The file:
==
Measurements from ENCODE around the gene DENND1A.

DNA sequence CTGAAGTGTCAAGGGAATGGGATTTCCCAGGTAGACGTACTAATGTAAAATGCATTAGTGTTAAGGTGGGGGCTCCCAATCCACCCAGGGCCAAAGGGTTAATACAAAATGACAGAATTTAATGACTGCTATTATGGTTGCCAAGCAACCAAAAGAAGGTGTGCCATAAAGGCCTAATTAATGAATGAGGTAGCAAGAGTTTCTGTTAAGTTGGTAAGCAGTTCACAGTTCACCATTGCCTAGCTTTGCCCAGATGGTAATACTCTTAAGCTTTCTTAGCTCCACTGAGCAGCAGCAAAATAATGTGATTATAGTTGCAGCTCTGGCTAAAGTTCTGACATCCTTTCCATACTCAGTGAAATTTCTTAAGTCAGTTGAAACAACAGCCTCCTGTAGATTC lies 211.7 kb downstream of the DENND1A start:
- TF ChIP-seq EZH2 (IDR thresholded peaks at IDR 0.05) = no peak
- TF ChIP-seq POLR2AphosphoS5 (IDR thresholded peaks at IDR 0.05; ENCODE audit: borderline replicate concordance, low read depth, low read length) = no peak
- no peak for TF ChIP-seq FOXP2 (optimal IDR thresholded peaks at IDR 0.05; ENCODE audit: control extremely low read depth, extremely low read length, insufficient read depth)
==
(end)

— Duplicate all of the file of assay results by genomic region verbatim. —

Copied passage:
Measurements from ENCODE around the gene DENND1A.

DNA sequence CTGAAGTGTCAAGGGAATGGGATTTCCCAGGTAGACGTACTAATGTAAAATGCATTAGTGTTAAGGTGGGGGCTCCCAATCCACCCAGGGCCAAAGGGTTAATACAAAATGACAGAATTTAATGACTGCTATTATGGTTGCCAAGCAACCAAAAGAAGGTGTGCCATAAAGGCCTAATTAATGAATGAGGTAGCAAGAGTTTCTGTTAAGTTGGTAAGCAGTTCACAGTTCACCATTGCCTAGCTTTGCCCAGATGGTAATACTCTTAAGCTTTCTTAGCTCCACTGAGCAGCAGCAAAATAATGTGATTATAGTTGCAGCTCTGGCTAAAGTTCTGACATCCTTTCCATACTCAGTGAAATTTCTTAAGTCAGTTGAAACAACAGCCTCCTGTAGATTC lies 211.7 kb downstream of the DENND1A start:
- TF ChIP-seq EZH2 (IDR thresholded peaks at IDR 0.05) = no peak
- TF ChIP-seq POLR2AphosphoS5 (IDR thresholded peaks at IDR 0.05; ENCODE audit: borderline replicate concordance, low read depth, low read length) = no peak
- no peak for TF ChIP-seq FOXP2 (optimal IDR thresholded peaks at IDR 0.05; ENCODE audit: control extremely low read depth, extremely low read length, insufficient read depth)